iPhone Helps Autistic Children Communicate

I have friends that are parents of children with autism, so when I saw this post in Google Reader…

Phone Creates Autism Breakthrough

I immediately read it and want to pass the information along. Lisa Domican, a mother of two children with autism, developed a prototype of an iPhone app that implements the Picture Exchange Communication System (PECS). With PECS the child is taught that to ask for an item she gives a picture to a communication partner (a parent or therapist) who takes the picture and then gives her the item. The exchange of the picture and item reinforces communication. Most children with autism are non-verbal, so the exchange of pictures becomes their way of communicating.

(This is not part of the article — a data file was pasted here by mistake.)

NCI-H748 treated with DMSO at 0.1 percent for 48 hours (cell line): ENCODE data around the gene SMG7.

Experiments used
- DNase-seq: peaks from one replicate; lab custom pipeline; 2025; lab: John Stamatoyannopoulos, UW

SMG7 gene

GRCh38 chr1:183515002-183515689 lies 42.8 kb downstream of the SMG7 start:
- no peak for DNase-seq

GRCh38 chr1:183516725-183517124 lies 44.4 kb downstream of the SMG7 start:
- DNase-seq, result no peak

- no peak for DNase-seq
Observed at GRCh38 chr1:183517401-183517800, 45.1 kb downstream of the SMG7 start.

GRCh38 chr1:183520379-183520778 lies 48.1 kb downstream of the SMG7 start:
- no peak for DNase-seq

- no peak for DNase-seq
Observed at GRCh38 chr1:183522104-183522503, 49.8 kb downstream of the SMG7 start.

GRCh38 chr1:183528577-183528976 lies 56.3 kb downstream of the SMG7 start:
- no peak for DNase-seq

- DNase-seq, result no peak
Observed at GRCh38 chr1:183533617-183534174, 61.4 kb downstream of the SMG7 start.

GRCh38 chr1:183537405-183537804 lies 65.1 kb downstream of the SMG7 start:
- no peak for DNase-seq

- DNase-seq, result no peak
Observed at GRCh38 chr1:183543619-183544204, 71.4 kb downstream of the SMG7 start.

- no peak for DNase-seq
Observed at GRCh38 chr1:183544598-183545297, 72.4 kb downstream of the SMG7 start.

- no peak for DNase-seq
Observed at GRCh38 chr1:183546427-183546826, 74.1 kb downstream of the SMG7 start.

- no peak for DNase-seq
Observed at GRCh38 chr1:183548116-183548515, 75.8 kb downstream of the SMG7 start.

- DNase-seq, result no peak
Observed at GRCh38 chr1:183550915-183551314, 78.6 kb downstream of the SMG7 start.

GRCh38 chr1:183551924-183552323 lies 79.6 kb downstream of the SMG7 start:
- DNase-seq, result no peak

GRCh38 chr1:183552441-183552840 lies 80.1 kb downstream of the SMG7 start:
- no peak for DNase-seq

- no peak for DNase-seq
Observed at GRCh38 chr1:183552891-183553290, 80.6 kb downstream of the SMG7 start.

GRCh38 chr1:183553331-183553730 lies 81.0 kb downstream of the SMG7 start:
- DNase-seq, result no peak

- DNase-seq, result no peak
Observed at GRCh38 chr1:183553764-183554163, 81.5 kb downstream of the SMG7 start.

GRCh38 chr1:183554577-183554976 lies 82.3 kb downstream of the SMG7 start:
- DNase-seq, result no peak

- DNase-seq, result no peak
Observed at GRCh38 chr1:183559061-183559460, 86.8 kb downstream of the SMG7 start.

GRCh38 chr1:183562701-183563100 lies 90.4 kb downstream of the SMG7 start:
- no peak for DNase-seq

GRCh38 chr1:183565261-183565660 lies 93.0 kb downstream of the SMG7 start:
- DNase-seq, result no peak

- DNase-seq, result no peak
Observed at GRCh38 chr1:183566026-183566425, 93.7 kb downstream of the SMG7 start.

If you watch the video in the article, you will see the large picture book that her daughter, Grace, uses to communicate using PECS. The picture book contains dozens, if not hundreds, of laminated pictures, secured to pages with velcro. As you might imagine, carrying such a book around is cumbersome, and the book requires constant upkeep to add new pictures and replace worn pictures. An electronic version of that book on a portable device like an iPhone, which is very graphically oriented, is a natural fit, and the mother, Lisa Domican, saw the possibilities the first time she saw an ad for the iPhone.

Mrs Domican found Steven Troughton-Smith, a student that is an iPhone and Mac developer, who worked with Lisa to develop Grace – Picture Exchange for Non-Verbal People. The application can not only be used by children with autism, but by anyone who is non-verbal. The application costs $37.99, which as Lisa explains in the video is significantly less than the materials that she had to buy to build and maintain the picture book for her daughter, Grace. The application runs on the iPhone, iPod Touch, and iPad and is available in the iTunes App stores.



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